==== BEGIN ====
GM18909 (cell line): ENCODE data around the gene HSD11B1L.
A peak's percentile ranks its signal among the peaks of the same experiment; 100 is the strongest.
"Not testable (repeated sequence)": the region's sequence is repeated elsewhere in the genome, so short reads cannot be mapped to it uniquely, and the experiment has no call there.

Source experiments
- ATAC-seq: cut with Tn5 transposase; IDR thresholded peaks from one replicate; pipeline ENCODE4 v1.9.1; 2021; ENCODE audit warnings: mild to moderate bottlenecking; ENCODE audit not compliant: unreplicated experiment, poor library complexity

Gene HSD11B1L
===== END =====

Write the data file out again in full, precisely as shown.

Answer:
GM18909 (cell line): ENCODE data around the gene HSD11B1L.
A peak's percentile ranks its signal among the peaks of the same experiment; 100 is the strongest.
"Not testable (repeated sequence)": the region's sequence is repeated elsewhere in the genome, so short reads cannot be mapped to it uniquely, and the experiment has no call there.

Source experiments
- ATAC-seq: cut with Tn5 transposase; IDR thresholded peaks from one replicate; pipeline ENCODE4 v1.9.1; 2021; ENCODE audit warnings: mild to moderate bottlenecking; ENCODE audit not compliant: unreplicated experiment, poor library complexity

Gene HSD11B1L